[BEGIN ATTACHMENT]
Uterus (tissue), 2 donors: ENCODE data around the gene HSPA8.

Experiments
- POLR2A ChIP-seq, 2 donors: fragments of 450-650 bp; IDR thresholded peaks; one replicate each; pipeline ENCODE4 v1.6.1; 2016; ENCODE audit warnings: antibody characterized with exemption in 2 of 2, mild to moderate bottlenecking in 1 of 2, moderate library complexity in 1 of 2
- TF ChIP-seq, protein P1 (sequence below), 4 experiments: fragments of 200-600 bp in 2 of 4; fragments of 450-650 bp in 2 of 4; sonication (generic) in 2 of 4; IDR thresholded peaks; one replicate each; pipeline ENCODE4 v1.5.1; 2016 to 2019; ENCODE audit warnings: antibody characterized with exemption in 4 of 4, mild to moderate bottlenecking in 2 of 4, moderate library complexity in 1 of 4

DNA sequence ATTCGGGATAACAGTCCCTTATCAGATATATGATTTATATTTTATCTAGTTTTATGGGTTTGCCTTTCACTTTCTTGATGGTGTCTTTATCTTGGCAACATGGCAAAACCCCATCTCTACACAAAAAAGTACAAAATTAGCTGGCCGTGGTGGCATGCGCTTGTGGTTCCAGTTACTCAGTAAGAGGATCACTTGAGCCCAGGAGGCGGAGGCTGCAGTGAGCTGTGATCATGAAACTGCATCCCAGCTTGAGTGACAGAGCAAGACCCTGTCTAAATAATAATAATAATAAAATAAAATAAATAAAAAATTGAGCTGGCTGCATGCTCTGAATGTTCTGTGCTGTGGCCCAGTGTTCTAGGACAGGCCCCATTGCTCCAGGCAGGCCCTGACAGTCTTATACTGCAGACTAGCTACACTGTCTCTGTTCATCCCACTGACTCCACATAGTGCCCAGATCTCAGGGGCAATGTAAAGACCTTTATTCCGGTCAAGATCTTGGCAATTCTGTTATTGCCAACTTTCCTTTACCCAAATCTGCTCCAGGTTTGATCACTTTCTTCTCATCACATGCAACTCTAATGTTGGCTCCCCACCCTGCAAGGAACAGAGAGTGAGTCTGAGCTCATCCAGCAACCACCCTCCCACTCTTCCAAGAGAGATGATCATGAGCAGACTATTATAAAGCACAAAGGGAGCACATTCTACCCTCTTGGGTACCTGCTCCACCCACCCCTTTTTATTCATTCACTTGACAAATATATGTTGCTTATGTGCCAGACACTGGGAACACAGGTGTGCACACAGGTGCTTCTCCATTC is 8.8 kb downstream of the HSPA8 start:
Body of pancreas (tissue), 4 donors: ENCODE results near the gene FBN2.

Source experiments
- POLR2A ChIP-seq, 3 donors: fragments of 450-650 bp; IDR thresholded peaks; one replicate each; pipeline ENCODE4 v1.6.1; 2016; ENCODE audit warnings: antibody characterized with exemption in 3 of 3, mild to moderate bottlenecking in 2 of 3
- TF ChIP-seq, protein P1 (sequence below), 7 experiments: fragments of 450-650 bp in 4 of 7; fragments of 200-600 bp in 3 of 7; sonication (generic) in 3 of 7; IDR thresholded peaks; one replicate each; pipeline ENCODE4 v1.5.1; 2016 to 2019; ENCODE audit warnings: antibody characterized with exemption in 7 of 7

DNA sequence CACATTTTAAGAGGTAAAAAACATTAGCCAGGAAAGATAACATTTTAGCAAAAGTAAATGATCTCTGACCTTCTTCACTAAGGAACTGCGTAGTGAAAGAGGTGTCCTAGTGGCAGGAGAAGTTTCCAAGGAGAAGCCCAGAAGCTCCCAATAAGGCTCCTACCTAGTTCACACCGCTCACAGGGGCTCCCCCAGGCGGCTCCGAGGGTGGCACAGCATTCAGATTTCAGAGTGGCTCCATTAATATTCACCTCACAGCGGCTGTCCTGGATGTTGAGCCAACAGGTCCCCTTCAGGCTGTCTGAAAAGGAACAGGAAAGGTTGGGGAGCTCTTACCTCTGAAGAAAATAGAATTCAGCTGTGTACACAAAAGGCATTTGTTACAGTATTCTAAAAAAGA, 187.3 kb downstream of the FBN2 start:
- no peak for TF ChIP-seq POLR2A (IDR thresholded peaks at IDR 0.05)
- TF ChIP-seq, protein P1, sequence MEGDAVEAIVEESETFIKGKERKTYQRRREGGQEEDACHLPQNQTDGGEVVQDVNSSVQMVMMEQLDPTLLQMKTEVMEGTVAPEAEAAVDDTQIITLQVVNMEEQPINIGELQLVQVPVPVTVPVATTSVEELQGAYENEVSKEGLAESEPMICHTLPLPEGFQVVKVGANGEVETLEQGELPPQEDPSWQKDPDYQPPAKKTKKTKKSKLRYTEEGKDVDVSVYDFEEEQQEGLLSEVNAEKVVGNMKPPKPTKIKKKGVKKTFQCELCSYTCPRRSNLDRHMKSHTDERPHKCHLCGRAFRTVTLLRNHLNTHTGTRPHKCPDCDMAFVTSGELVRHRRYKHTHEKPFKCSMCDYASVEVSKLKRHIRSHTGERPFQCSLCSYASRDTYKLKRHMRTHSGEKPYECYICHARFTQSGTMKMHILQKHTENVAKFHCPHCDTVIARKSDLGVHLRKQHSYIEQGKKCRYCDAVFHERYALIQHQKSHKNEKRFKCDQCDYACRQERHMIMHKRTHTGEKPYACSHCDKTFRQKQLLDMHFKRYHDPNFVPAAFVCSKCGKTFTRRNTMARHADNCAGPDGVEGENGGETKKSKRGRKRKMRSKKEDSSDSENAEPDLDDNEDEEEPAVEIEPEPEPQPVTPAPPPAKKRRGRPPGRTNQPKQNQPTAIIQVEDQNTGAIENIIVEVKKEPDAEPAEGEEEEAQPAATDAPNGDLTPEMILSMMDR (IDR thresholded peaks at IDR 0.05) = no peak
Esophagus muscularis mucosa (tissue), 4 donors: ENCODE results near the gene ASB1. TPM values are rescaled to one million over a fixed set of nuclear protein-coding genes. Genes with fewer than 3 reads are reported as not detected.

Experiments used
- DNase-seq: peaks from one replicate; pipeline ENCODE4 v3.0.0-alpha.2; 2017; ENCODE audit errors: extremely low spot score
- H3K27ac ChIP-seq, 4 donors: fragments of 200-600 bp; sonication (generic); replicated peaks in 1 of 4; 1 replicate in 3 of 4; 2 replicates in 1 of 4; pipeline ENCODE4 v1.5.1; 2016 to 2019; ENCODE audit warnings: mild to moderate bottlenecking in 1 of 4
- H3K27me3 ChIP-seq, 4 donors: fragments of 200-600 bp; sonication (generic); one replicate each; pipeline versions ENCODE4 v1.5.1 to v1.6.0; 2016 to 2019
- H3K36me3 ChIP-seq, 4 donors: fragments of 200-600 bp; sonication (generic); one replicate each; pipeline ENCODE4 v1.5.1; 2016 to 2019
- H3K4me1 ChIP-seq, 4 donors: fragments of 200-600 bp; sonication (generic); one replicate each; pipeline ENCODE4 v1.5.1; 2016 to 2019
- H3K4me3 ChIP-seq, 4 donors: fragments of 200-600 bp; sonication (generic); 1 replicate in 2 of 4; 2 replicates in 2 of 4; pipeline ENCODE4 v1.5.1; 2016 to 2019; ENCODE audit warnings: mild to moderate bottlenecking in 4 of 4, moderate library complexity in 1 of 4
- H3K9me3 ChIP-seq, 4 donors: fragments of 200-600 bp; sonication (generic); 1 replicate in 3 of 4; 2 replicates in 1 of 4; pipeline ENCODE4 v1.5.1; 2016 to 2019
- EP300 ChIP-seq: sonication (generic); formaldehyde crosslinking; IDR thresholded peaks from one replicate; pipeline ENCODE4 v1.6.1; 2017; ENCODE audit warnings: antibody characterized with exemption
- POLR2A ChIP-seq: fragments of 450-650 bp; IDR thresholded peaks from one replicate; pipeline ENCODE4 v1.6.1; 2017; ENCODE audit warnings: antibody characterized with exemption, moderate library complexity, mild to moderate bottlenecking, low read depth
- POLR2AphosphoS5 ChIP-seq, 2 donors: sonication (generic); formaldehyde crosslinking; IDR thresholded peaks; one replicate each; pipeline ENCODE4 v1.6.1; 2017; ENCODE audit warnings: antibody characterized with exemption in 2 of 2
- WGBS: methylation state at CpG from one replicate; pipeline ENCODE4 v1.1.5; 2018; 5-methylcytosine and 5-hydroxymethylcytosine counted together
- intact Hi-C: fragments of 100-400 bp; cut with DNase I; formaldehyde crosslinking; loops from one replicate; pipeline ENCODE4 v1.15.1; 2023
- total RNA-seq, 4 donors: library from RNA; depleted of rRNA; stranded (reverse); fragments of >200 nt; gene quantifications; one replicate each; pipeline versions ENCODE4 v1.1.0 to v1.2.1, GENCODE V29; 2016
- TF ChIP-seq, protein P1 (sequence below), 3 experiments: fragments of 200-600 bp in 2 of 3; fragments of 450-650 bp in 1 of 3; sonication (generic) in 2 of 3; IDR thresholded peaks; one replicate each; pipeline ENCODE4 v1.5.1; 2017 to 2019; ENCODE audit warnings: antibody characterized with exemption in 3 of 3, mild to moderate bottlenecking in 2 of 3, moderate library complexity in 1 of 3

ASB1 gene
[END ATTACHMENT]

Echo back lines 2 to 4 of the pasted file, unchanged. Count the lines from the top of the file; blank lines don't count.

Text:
Experiments
- POLR2A ChIP-seq, 2 donors: fragments of 450-650 bp; IDR thresholded peaks; one replicate each; pipeline ENCODE4 v1.6.1; 2016; ENCODE audit warnings: antibody characterized with exemption in 2 of 2, mild to moderate bottlenecking in 1 of 2, moderate library complexity in 1 of 2
- TF ChIP-seq, protein P1 (sequence below), 4 experiments: fragments of 200-600 bp in 2 of 4; fragments of 450-650 bp in 2 of 4; sonication (generic) in 2 of 4; IDR thresholded peaks; one replicate each; pipeline ENCODE4 v1.5.1; 2016 to 2019; ENCODE audit warnings: antibody characterized with exemption in 4 of 4, mild to moderate bottlenecking in 2 of 4, moderate library complexity in 1 of 4